A History of the English Railway: Its Social Relations and Revelations. 1820-1845, Volume 2

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Longman, Brown, Green, & Longmans, 1851 - Railroads

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Page 274 - In electricity he has made a remarkable discovery : you write two or three words on a paper ; he takes it with him into a room, and turns a machine inclosed in a cylindrical case, at the top of which is an electrometer, a small fine pith ball; a wire connects with a similar cylinder and electrometer in a distant apartment ; and his wife, by remarking the corresponding motions of the ball, writes down the words they indicate : from which it appears that he has formed an alphabet of motions. As the...
Page 121 - ... at any time after the expiration of the said term of twenty-one years, to purchase any such railway, with all its hereditaments, stock, and appurtenances, in the name and on behalf of her Majesty, upon giving to the said company three calendar months' notice in writing of their intention, and upon payment of a sum equal to twenty-five years...
Page 93 - I do hereby declare, that my constituents have no local interest, and that I have no personal interest, in such bill ; and that I will never vote on any question which may arise without having duly heard and attended to the evidence relating thereto.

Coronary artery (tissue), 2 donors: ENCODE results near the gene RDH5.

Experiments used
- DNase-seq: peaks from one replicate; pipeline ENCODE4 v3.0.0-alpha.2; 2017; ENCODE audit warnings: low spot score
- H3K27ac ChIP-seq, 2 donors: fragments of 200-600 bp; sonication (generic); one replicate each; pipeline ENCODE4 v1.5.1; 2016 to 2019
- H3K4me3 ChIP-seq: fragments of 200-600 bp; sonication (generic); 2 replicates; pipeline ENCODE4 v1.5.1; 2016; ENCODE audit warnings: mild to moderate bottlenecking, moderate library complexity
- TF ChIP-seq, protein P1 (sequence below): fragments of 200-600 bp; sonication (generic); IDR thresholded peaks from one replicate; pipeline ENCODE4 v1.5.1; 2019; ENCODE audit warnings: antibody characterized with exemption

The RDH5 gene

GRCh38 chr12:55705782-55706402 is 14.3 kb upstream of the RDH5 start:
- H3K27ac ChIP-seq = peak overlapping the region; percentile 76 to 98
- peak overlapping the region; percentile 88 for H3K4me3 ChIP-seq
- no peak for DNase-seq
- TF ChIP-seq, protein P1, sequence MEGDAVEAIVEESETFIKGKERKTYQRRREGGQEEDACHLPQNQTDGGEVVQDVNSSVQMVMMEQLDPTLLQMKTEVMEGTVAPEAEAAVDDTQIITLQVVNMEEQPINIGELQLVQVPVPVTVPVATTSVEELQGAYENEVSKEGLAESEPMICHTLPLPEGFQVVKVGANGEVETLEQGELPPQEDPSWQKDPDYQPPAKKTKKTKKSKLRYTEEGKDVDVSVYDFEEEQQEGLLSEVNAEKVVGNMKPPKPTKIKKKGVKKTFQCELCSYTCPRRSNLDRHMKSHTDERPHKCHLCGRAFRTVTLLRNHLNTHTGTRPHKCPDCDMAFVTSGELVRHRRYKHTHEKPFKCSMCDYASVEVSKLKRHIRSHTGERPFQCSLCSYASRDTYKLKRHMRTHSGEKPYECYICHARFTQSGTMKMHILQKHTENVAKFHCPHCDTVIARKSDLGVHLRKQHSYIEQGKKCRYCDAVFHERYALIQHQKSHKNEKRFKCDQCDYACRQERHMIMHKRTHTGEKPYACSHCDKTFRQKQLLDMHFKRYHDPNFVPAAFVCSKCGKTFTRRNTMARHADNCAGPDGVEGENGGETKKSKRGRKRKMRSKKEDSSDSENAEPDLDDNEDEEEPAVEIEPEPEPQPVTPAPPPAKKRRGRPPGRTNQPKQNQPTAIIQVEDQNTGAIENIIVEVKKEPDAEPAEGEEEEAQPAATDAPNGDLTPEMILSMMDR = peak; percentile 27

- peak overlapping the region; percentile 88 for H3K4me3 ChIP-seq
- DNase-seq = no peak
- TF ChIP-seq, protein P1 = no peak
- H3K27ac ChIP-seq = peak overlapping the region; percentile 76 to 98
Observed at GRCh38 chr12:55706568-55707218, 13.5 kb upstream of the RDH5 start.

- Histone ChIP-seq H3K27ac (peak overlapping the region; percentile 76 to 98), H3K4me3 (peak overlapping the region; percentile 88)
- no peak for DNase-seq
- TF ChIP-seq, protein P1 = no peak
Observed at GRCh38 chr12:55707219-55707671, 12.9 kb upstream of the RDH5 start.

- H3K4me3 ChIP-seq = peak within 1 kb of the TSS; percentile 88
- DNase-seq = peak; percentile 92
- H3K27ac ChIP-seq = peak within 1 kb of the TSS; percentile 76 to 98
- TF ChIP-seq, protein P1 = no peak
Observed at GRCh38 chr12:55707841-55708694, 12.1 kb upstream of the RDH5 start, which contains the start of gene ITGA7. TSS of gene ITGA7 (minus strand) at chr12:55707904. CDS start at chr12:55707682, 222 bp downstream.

Page 123 - Luggage by other Trains: Children under Three Years of Age accompanying Passengers by such Train shall be taken without any Charge, and Children of Three Years and upwards, but under Twelve Years of Age, at Half the Charge for an Adult Passenger...
Page 217 - Counties, and another, one hundred and seventy- eight miles ; over the Newcastle and Darlington, and the Great North of England, one hundred and eleven miles ; while over the Sheffield and Rotherham, the York and Scarborough, the North British, Whitby and Pickering, it affected nearly six hundred more, making a total of 1,016 miles, all of which were successful in developing traffic, and equally successful in paying good dividends.
Page 122 - Such Train shall start at an Hour to be from Time to Time fixed by the Directors, subject to the Approval of the Lords of the Committee of Privy Council for Trade and Plantations...
Page 252 - Brobdingnagian dimensions. On reaching the door, and finding it closed, the countenances of all drooped ; but one of them, more valorous than the rest, and prompted by the bystanders, gave a loud pull at the bell. It was answered by Inspector Otway, who informed the ringer it was now too late, and that his plans could not be received. The agents did not wait for the conclusion of the unpleasant communication, but took advantage of the...
Page 122 - Acts, shall, by means of One Train at the least to travel along their Railway from one End to the other of each Trunk, Branch, or Junction Line belonging to or leased by them, so long as they shall continue to carry other Passengers over such Trunk, Branch, or Junction Line, once at the least each Way on every Week Day.
Page 281 - ... to move. These magnetic needles are acted upon by Electrical currents passing through coils of wire placed immediately behind them. Each of the coils forms a portion of a communicating wire, which may extend to any distance whatever ; these wires at their termination are connected with an apparatus which may Ite called a communicator because by means of it, the signals are communicated.
Page 274 - Why has no serious trial yet been made of the qualifications of so diligent a courier? And if he should be proved competent to the task, why should not our kings hold councils at Brighton with their ministers in London ? Why should not our government govern at Portsmouth almost as promptly as in Downing Street?

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